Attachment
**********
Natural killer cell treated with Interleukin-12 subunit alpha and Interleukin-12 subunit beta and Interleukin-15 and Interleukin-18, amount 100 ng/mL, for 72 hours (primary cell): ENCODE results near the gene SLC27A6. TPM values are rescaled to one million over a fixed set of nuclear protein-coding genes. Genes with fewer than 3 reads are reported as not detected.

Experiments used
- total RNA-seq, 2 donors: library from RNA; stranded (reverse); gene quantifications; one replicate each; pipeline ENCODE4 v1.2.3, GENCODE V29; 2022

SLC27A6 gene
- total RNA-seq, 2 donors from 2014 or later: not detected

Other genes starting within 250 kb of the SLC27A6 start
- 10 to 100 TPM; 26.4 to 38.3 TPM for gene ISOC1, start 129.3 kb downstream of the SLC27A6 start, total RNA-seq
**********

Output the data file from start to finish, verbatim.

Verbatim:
Natural killer cell treated with Interleukin-12 subunit alpha and Interleukin-12 subunit beta and Interleukin-15 and Interleukin-18, amount 100 ng/mL, for 72 hours (primary cell): ENCODE results near the gene SLC27A6. TPM values are rescaled to one million over a fixed set of nuclear protein-coding genes. Genes with fewer than 3 reads are reported as not detected.

Experiments used
- total RNA-seq, 2 donors: library from RNA; stranded (reverse); gene quantifications; one replicate each; pipeline ENCODE4 v1.2.3, GENCODE V29; 2022

SLC27A6 gene
- total RNA-seq, 2 donors from 2014 or later: not detected

Other genes starting within 250 kb of the SLC27A6 start
- 10 to 100 TPM; 26.4 to 38.3 TPM for gene ISOC1, start 129.3 kb downstream of the SLC27A6 start, total RNA-seq